It's Back to the Future -- By About 300 Million Years!

The emerging story of a global climate shift a third of a billion years ago seems to be a prequel to what climate scientists expect from the current trend in global warming.

Using the same sort of Global Circulation Models as those which predict climate change today, University of Michigan researcher Christopher Poulsen and his colleagues have reproduced what might have happened on the supercontinent Pangea in the late Paleozoic era, about 300 million years ago, when the polar ice melted.

The News Just Gets Harder to Bear

Two-thirds of the world's polar bears will be killed off by 2050 — and the entire population gone from Alaska — because of thinning sea ice from global warming in the Arctic, government scientists forecast Friday. Polar bears have walked the planet for at least 40,000 years.

Global Warming or Global Warring?

Our second video blog from the Society of Environmental Journalist National Conference. Amy Goodman of Democracy Now asks George Schultz, former US Secretary of State, the question global warming or global warring?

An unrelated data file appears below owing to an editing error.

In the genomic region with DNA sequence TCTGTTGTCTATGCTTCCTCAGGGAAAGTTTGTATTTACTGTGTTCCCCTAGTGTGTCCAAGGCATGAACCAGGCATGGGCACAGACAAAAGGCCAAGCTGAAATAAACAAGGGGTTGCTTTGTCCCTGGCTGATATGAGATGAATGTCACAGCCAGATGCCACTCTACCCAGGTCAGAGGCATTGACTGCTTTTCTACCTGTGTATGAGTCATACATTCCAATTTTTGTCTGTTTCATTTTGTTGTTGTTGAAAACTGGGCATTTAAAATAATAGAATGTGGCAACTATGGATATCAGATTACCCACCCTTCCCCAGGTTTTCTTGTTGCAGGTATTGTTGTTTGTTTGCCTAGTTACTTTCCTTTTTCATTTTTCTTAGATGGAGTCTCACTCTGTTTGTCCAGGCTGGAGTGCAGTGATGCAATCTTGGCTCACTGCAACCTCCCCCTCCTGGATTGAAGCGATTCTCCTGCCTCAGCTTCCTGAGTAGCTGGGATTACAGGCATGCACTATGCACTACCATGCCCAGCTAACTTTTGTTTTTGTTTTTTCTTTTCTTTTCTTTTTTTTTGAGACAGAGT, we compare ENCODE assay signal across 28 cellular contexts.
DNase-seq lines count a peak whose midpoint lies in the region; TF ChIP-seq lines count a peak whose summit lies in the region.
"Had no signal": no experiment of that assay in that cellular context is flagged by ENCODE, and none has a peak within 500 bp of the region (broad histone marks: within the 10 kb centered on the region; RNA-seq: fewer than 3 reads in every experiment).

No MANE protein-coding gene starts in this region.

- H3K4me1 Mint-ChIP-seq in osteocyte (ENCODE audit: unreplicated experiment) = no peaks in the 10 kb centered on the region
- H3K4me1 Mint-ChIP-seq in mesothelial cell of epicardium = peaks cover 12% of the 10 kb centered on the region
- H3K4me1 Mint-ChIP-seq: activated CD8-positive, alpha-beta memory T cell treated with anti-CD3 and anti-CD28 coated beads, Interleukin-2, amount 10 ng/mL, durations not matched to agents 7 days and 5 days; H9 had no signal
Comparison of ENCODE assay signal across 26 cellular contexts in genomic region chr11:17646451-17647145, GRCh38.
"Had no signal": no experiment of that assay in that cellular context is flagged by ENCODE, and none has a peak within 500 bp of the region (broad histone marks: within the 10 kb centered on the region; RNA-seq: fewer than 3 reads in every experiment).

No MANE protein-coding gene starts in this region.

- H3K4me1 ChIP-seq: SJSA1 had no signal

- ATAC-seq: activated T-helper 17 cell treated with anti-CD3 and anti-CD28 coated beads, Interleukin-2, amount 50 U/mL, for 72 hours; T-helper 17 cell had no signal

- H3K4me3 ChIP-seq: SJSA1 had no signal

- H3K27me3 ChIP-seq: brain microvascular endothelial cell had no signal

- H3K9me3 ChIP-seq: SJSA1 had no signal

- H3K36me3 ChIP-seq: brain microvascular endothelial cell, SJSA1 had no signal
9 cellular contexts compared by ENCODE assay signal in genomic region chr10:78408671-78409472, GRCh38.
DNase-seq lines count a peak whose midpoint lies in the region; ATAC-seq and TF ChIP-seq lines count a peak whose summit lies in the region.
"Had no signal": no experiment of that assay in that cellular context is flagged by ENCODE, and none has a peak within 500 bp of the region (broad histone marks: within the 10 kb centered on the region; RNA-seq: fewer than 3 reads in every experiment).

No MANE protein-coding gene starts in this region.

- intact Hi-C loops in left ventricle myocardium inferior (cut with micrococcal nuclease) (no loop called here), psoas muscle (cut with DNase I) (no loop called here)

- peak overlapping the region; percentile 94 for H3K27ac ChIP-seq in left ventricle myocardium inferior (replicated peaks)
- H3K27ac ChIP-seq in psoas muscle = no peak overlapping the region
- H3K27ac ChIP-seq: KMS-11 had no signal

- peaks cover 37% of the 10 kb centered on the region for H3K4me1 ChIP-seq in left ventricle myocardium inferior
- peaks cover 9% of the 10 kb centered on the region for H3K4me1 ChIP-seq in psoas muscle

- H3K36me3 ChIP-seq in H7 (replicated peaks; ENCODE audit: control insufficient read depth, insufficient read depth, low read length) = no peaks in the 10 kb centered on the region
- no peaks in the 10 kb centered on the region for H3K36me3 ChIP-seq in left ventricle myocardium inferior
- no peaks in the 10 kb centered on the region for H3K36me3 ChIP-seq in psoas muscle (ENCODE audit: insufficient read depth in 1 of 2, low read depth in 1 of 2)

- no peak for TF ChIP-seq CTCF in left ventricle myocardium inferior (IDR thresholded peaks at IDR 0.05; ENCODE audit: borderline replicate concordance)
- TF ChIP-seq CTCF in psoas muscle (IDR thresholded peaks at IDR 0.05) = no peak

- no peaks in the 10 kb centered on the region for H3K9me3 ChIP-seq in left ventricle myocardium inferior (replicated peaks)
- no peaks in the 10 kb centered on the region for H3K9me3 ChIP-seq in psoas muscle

Schultz claims that the Iraq war “has nothing to do with oil.” As our friends at ThinkProgress say: Watch it!

Covering (up) Climate Change

There was a time, Stanford climatologist Stephen Schneider said today, when that appeared to be what American journalists were doing: covering up climate change. Schneider was the lead speaker In an opening plenary of the Society of Environmental Journalists annual conference, entitled “Covering Climate Change,” and he began by noting that all too recently, U.S. climate coverage had been dense and uncertain. Peer-reviewed papers endorsed by the best scientists in the world were given the same space and credence as the latest one-off report by the apologists for an oil-industry-funded think tank.

Sitting before 300-plus reporters currently working the environment beat, Schneider quickly added, “It's not that bad any more.”

Steve Schneider on science, journalism and nuclear winter

Here's our first video blog on the Society of Environmental Journalist's national conference with well-known Stanford climatologist, Dr. Steven Schneider, telling a story about how the media sometimes make life a little difficult for scientists.

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